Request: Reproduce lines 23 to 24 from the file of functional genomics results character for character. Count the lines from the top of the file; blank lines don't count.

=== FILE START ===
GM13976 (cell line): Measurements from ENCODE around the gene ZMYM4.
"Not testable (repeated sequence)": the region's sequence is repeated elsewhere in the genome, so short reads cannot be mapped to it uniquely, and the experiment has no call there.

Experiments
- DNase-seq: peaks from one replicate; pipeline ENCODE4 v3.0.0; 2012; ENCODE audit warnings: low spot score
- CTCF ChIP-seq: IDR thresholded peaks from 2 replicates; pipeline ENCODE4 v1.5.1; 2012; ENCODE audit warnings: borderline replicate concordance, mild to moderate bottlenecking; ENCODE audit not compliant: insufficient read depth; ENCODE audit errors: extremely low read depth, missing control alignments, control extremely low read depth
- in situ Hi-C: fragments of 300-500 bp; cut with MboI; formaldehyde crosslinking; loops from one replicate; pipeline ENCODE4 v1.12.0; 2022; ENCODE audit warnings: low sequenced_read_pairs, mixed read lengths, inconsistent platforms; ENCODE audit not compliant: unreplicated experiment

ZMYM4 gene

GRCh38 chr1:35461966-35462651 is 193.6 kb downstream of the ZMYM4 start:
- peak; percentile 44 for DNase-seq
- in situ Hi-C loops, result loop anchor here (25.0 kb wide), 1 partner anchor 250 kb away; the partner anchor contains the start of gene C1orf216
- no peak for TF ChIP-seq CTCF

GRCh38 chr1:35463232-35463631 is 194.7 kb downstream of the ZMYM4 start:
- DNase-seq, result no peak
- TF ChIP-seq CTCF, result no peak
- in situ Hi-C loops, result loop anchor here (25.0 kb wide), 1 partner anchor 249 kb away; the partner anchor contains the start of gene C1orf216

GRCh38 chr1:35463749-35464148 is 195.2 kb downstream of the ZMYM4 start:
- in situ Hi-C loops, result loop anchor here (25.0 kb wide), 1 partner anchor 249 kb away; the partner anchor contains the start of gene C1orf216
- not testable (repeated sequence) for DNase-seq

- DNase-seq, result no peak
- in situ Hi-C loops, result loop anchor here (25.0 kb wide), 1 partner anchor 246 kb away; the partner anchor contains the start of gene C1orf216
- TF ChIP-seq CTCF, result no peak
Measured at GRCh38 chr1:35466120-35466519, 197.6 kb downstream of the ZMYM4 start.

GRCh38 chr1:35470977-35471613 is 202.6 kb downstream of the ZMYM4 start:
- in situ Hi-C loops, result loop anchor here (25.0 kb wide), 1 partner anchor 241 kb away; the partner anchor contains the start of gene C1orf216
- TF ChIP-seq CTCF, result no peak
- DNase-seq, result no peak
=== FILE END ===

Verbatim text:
GRCh38 chr1:35470977-35471613 is 202.6 kb downstream of the ZMYM4 start:
- in situ Hi-C loops, result loop anchor here (25.0 kb wide), 1 partner anchor 241 kb away; the partner anchor contains the start of gene C1orf216